Factly :-News Articles For UPSC Prelims | 24 Apr, 2021

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WEF Releases “Energy Transition Index 2021”

What is the News?

The World Economic Forum(WEF) has released the Energy Transition Index, 2021.

About Energy Transition Index(ETI), 2021:

  • Energy Transition Index is an annual report by the World Economic Forum (WEF). It prepares the report in collaboration with Accenture.
  • Purpose: The ranking aims to enable policy-makers and businesses to plan for a successful energy transition.
  • ETI checks the readiness of countries for transition to secure, sustainable, affordable, and inclusive energy systems.
  • Parameters: The index ranks 115 countries on the basis following three dimensions:
    • Economic development and growth,
    • Environmental sustainability and
    • Lastly, Energy security and access;

Key Findings Related to India:

  • India ranks at the 87th position among 115 countries in the Energy Transition Index (ETI).
  • The report also says India improved in energy transition through the subsidy reforms and by increasing energy access with a regulatory environment and strong political commitment.

Other Key Takeaways:

  • Further, Sweden tops the index. It is followed by Norway and Denmark.
  • China has been ranked 67th on the index. India and China collectively account for a third of global energy demand. However, their improvement level is strong over the past decade even though coal continues to play a significant role in their energy mix.

Source: Economic Times

WMO Releases “State of the Global Climate Report 2020”

What is the News?

The World Meteorological Organization(WMO) has released its annual State of the Global Climate Report 2020.

Key Findings of annual State of the Global Climate Report 2020:

  • Temperature: 2020 was one of the three warmest years on record, despite a cooling La Niña. The other two warmest years were 2016 and 2019.
    • Moreover, the six years since 2015 have been the warmest on record. Further, 2011-2020 was the warmest decade on record.
  • Impact of Covid-19 Pandemic: Extreme weather combined with COVID-19 is a double blow for millions of people in 2020. However, the pandemic-related economic slowdown failed to slow down climate change and its impacts.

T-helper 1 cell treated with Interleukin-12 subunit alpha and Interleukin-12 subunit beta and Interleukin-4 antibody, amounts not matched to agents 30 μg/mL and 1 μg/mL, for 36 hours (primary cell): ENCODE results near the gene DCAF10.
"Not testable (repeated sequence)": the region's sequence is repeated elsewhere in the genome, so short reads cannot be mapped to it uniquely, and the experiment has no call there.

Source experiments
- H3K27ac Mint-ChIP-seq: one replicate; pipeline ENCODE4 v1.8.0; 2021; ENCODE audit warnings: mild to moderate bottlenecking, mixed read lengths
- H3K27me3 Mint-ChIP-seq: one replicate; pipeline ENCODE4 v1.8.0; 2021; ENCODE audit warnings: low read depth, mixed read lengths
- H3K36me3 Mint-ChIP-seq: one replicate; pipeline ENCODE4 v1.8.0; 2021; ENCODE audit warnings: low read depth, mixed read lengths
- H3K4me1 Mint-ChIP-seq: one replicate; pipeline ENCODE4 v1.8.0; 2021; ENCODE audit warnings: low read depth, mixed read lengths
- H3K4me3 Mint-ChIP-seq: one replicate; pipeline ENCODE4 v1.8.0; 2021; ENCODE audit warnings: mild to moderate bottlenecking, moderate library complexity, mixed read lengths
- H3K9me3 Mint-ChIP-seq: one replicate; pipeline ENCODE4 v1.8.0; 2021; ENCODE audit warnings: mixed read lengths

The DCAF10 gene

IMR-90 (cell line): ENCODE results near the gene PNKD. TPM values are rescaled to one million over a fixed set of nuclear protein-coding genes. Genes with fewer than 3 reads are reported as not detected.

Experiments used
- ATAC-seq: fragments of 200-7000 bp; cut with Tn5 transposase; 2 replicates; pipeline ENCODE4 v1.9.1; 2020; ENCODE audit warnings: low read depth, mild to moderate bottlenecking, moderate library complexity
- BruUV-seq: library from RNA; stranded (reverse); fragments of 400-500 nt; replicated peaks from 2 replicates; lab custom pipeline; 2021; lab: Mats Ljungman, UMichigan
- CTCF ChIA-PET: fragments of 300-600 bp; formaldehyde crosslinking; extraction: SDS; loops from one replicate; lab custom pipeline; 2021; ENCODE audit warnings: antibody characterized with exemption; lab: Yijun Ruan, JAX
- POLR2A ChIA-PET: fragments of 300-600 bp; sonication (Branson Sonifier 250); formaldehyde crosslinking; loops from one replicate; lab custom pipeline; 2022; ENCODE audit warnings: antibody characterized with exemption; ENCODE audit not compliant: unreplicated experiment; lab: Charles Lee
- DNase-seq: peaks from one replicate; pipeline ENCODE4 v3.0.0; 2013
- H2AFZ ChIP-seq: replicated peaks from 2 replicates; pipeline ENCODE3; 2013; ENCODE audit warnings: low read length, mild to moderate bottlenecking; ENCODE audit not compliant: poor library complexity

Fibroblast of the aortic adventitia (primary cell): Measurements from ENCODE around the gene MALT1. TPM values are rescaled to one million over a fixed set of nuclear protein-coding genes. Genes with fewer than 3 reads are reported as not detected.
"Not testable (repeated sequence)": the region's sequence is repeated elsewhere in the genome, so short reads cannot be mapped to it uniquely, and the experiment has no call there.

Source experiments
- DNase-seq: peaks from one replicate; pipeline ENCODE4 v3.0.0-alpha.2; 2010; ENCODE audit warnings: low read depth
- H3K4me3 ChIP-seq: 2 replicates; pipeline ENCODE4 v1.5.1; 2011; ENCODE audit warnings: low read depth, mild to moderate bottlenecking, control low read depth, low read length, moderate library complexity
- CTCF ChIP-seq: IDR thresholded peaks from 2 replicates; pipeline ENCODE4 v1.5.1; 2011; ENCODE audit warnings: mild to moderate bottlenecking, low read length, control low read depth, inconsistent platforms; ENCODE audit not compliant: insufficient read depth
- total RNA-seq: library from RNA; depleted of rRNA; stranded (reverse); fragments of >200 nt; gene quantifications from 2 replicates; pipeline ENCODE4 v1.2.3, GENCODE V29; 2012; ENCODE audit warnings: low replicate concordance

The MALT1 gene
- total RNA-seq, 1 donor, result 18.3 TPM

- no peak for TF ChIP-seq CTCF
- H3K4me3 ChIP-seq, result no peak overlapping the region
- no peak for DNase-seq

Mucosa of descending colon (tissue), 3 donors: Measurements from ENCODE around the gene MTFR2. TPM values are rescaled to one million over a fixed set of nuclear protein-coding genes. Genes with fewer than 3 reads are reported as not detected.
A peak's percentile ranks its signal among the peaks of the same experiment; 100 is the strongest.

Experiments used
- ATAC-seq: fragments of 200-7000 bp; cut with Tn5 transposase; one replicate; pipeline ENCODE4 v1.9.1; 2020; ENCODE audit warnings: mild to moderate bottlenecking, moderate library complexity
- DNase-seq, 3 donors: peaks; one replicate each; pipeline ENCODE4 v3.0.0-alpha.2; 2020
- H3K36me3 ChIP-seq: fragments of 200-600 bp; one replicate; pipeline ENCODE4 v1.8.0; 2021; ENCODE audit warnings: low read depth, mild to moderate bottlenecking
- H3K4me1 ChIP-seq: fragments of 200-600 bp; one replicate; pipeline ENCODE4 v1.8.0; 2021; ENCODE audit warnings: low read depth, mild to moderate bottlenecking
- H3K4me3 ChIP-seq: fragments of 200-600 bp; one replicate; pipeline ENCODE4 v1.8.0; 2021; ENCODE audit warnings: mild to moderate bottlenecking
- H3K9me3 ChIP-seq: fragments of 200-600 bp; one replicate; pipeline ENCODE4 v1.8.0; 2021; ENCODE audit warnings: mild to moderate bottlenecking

• Greenhouse Gases: Concentrations of the major greenhouse gases continued to increase in 2019 and 2020 despite a temporary reduction in emissions in 2020 due to the COVID-19 response.
  • Oceans: In 2020, the oceans had the highest heat content on the record. Over 80% of the ocean services area experienced at least one marine heatwave in 2020.
  • Sea-level rise: Sea level has recently been rising at a higher rate partly due to the increased melting of the ice sheets.
  • Arctic Region: In 2020, the Arctic sea-ice extent came down to second-lowest on record.
  • Antarctica Region: Antarctic ice sheet has exhibited a strong mass loss trend since the late 1990s. This trend accelerated around 2005.

Findings Related to India:

  • India experienced one of its wettest monsoons since 1994, with a seasonal surplus of 9% that led to severe floods and landslides.
  • Cyclone Amphan which hit Kolkata in May 2020 was the costliest tropical cyclone for the North Indian Ocean region. It brought about an estimated loss of USD 14 billion.

About World Meteorological Organization (WMO):

  • WMO is an intergovernmental organization established by the ratification of the WMO Convention in 1950.
  • Origin: WMO originated from the International Meteorological Organization(IMO) which was established after the 1873 Vienna International Meteorological Congress.
  • Members: 193 Member States and Territories.India is one of the members.
  • Significance: It is a specialized agency of the United Nations (UN).
  • Headquarters: Geneva, Switzerland.

Source: Down To Earth

Zydus Cadila’s antiviral drug “Virafin” gets emergency use nod

What is the News? 

Drug Controller General of India(DCGI) has granted emergency use approval for pharma major Zydus Cadila’s antiviral drug ‘Virafin’ to treat moderate COVID-19 in adults.